The Quilt as Rug
Barran’s work has been commissioned and exhibited for homes, businesses, and museums worldwide. But like many artists, she developed her love for art and design during her childhood. “I was the nerdy kid who begged my parents to take me to museums and spent a lot of time looking at art,” recalls Barran, who grew up in the small town of Washington, Pennsylvania, where her father owned a furniture and carpet store. It was “quilting country,” as Barran describes it, a place where neighbors hung their handmade quilts out on the line to dry, dotting the landscape in a patchwork of texture and color.
Graduate work in English Literature heightened her research skills, while work for a variety of high-end furniture stores and manufacturers kept her involved in the world of décor and design. She began teaching at the New York School of Interior Design, and found inspiration to begin making her first fabricated, quilt-patterned rugs from a trip she took with her mother to the Civil War-era Gamble Mansion in South Florida, where she noted the painted floor cloths.
In 2002, a New York Times article featuring the Whitney Museum’s Gee’s Bend Quilt exhibit immediately caught Barran’s attention. “They ran the review of the exhibit with a huge photo of one of the quilts,” recalls Barran, “and I immediately contacted the owner of the quilts and signed a licensing agreement that allowed me to make rugs from the quilt designs.” Other museum-related collections would follow for Barran, including two limited-edition rugs based on Turkish-inspired Islamic artifacts from the 10th century for the Metropolitan Museum of Art’s “Court and Cosmos” exhibition. This was the first time that the museum commissioned an artist to design rugs based on works in their collection.
Covering the World
Work on the Gee’s Bend rugs also launched Barran’s business, which moved from a tiny showroom in Brooklyn and eventually landed in Manhattan’s D&D Building, where she works today. Barran often partners with other artists to translate their work into rugs, and she regularly consults with other designers, who may be looking for a particular look or feel in a rug and need her expertise.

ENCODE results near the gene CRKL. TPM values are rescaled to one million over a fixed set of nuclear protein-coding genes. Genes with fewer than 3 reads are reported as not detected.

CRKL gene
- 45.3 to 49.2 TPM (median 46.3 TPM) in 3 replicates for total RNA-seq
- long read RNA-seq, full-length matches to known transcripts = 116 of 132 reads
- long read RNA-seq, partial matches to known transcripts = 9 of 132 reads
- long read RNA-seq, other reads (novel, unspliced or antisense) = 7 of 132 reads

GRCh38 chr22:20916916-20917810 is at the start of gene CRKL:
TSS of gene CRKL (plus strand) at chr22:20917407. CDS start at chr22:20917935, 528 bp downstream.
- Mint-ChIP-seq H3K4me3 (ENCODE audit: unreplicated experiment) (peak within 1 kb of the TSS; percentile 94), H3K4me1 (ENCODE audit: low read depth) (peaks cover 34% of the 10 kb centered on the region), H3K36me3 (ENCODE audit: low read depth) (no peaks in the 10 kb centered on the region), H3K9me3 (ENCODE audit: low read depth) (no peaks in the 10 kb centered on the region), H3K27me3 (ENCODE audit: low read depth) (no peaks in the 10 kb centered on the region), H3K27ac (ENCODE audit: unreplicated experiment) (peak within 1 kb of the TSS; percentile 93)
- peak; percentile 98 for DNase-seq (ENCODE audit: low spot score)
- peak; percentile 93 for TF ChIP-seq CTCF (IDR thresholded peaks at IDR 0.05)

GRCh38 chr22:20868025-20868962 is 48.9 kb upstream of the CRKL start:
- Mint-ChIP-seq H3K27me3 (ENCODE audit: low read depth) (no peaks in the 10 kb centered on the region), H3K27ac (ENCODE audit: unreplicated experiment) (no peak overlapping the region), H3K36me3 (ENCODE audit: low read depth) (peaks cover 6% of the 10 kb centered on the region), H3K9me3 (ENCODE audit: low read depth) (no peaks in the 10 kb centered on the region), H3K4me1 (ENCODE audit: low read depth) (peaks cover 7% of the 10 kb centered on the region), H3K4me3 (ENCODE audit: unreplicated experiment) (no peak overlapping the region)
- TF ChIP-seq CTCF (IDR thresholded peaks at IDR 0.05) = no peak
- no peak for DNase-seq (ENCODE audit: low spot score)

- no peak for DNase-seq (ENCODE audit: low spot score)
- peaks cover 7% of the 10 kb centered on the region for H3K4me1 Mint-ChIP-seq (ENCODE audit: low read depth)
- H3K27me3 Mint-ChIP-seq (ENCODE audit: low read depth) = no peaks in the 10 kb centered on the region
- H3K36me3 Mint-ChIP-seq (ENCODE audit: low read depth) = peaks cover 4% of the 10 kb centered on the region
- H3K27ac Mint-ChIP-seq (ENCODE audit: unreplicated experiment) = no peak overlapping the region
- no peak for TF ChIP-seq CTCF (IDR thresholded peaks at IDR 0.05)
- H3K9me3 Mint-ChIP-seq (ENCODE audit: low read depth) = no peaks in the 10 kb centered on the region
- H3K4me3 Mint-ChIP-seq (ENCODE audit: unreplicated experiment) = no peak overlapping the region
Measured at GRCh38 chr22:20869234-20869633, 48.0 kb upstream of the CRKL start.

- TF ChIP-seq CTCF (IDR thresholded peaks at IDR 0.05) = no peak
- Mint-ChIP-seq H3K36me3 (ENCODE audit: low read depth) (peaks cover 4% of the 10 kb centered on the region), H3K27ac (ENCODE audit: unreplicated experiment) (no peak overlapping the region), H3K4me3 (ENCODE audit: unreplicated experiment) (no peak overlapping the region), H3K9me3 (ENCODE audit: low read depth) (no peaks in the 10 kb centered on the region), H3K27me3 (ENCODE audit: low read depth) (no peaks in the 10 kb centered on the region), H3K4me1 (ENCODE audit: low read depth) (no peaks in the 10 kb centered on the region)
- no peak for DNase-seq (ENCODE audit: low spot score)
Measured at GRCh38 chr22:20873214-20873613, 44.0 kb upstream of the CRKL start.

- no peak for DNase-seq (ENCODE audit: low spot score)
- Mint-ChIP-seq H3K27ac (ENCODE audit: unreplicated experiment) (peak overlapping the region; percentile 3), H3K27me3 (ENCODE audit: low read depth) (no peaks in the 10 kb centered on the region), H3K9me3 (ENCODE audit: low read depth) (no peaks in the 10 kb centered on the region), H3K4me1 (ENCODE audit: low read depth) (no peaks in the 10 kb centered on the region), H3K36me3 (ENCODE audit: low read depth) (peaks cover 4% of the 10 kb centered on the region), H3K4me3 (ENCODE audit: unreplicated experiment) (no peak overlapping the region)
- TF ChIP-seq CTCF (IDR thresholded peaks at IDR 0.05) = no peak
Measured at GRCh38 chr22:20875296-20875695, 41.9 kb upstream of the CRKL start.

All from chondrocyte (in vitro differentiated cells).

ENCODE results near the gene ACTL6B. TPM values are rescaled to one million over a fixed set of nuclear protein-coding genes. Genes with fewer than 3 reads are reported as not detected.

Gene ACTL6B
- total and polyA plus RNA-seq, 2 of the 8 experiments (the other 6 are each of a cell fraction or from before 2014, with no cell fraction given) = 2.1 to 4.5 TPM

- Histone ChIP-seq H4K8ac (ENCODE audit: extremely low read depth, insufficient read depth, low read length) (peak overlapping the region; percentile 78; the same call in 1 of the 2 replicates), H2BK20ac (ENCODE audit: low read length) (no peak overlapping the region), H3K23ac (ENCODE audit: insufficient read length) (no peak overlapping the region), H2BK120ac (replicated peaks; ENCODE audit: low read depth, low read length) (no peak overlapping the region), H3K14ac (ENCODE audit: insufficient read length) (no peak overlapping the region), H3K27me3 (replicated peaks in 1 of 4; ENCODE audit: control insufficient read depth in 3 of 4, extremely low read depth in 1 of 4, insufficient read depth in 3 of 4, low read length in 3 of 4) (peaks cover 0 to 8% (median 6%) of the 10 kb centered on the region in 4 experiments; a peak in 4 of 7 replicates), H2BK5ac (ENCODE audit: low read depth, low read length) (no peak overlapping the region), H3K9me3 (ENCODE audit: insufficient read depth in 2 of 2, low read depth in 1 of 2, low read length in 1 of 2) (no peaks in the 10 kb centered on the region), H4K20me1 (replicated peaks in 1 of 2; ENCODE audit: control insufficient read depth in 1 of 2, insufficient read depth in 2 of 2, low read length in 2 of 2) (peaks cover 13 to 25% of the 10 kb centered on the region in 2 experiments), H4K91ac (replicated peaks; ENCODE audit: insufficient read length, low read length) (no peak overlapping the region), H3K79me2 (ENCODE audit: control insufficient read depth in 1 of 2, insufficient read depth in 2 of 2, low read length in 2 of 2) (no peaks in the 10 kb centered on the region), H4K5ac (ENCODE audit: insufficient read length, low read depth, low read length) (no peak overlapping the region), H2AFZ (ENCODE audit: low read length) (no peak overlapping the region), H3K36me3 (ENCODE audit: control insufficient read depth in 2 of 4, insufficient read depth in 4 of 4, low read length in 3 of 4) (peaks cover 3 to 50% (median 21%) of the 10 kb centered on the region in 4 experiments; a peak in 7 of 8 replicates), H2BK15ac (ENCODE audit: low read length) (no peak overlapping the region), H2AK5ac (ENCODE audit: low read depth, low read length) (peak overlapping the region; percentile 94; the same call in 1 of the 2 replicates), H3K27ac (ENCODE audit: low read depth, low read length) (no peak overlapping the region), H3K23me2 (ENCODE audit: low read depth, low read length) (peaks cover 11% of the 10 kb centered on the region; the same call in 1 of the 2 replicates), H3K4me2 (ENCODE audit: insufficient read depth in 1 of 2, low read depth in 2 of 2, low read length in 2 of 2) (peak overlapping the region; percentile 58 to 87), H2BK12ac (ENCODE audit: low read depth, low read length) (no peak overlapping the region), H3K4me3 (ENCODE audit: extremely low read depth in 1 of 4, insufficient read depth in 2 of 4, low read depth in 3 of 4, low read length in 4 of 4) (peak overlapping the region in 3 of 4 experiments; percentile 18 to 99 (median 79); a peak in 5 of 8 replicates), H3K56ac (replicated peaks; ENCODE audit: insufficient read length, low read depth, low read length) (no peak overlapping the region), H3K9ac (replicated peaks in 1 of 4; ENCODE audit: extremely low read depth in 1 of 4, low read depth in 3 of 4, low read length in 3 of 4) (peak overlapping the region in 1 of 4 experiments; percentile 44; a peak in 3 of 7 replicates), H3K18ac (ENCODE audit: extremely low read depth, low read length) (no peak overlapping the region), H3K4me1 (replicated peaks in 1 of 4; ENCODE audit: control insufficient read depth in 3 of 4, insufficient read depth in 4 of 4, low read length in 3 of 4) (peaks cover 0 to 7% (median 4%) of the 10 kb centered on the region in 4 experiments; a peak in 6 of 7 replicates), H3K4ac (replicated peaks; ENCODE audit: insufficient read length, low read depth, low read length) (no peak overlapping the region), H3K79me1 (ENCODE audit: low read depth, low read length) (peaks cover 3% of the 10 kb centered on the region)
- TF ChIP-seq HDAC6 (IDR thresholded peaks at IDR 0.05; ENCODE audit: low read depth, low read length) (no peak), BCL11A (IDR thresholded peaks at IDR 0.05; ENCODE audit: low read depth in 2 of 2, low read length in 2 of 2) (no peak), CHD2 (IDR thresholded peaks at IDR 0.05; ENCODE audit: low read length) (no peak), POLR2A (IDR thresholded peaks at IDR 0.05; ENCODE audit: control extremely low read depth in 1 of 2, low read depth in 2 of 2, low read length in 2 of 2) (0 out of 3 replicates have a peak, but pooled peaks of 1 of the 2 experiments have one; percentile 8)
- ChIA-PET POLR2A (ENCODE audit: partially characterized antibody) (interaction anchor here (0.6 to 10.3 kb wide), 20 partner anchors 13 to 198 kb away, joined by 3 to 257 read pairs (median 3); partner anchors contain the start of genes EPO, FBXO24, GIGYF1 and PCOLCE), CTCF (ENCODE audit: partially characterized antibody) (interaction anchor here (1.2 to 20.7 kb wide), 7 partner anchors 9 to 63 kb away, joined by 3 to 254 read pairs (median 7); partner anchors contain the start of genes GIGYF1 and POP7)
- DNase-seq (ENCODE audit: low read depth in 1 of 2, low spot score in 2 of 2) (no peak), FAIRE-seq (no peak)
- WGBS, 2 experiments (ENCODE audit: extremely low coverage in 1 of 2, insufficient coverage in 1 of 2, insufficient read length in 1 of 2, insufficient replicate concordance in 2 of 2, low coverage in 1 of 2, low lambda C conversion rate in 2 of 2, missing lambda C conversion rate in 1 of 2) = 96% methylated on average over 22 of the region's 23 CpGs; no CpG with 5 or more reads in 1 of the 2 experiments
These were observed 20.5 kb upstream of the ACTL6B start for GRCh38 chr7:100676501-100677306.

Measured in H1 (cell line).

Today, over fifty percent of Barran’s rugs go to overseas clients, including many in the Middle East. Working in conjunction with British designer Henrietta Spencer-Churchill, Barran designed fourteen rugs based on Islamic design for the Mecca-based Anjum Hotel’s presidential suites. She was also commissioned to design twenty-four rugs, plus hallway and stair runners, for an eighteenth-century chateau in Normandy, France, and traveled to France several times for this project, measuring the rooms, selecting the colors, and consulting with the owner. Barran’s shipping manager coordinated the arrival and delivery of rugs from Thailand, Nepal, and India, as well as padding from the U.S., so that all of the components for the project were on hand when Barran arrived to supervise the installation. This year New York State awarded two grants to Classic Rug Collection for the company’s work in exporting.
“At the end of the day, a rug is the biggest piece of art you’re likely to have in a space,” says Barran of her work. “It’s really the foundation of a room and can draw all of the furniture and furnishings together. There’s a real thrill to creating a commissioned work of art that will last a lifetime. Having a piece created just for your home or business is special— some of my clients even burst out into tears of joy when they see their finished rug. I want everyone to be that happy.”